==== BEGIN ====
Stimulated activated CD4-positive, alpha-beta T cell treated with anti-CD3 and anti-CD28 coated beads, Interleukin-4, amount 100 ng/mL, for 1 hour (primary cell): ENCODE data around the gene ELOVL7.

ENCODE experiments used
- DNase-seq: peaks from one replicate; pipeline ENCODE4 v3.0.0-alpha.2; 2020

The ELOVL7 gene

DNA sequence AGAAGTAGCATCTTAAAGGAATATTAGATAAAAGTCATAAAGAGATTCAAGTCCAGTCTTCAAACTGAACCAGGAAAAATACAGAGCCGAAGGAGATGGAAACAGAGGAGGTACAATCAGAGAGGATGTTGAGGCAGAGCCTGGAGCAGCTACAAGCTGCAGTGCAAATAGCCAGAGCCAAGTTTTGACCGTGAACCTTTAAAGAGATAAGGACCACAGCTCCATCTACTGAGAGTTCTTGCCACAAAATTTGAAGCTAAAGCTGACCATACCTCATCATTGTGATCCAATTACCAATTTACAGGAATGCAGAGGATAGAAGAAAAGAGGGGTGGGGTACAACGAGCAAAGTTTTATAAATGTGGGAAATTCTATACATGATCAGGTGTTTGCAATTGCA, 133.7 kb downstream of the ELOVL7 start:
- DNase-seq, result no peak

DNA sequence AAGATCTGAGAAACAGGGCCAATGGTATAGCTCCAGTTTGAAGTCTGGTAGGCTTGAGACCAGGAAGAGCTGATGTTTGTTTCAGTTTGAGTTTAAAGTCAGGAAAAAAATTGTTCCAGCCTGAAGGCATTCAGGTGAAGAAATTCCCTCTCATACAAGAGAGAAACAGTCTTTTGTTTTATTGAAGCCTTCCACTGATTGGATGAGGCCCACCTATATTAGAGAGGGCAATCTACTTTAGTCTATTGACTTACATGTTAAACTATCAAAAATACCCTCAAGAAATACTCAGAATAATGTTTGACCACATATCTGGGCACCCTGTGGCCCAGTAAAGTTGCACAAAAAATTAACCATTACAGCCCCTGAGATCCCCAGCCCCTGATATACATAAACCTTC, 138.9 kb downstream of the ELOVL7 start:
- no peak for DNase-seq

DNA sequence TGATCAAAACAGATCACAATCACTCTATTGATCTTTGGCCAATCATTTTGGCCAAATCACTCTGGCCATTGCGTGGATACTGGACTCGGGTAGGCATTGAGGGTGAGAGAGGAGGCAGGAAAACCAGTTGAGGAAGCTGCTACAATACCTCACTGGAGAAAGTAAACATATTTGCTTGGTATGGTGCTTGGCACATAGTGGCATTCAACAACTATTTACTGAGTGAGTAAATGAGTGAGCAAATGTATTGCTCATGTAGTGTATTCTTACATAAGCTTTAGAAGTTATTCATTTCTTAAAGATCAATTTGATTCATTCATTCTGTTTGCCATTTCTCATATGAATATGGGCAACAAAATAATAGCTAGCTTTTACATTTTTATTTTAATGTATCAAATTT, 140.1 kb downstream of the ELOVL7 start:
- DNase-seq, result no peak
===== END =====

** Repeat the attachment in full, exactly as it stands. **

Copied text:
Stimulated activated CD4-positive, alpha-beta T cell treated with anti-CD3 and anti-CD28 coated beads, Interleukin-4, amount 100 ng/mL, for 1 hour (primary cell): ENCODE data around the gene ELOVL7.

ENCODE experiments used
- DNase-seq: peaks from one replicate; pipeline ENCODE4 v3.0.0-alpha.2; 2020

The ELOVL7 gene

DNA sequence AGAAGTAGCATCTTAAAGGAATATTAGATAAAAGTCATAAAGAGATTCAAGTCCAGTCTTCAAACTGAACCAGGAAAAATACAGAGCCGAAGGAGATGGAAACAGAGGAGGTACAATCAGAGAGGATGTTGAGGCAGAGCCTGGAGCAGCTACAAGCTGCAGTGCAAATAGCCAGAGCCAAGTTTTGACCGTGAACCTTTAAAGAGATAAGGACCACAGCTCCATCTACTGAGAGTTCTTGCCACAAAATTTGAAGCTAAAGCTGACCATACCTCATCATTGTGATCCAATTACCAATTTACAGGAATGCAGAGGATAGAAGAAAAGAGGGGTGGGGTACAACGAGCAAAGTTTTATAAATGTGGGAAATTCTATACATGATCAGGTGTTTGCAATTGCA, 133.7 kb downstream of the ELOVL7 start:
- DNase-seq, result no peak

DNA sequence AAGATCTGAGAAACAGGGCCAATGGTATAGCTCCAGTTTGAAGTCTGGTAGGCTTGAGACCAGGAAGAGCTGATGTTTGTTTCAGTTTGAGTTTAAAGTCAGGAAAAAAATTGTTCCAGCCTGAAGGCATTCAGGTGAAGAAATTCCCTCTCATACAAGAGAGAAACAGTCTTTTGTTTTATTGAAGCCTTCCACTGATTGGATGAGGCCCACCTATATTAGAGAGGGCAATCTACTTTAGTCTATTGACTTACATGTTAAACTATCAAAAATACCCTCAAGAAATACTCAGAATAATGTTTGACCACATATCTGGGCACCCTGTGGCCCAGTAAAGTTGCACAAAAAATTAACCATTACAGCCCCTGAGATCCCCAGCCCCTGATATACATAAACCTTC, 138.9 kb downstream of the ELOVL7 start:
- no peak for DNase-seq

DNA sequence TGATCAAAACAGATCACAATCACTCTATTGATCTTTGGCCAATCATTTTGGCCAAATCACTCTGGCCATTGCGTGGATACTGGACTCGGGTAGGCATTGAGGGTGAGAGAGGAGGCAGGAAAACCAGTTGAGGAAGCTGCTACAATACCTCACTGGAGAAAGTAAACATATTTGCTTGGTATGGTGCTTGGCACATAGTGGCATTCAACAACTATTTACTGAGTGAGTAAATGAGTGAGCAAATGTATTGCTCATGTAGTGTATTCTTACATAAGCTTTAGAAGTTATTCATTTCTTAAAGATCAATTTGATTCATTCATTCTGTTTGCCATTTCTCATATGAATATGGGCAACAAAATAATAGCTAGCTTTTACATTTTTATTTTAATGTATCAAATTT, 140.1 kb downstream of the ELOVL7 start:
- DNase-seq, result no peak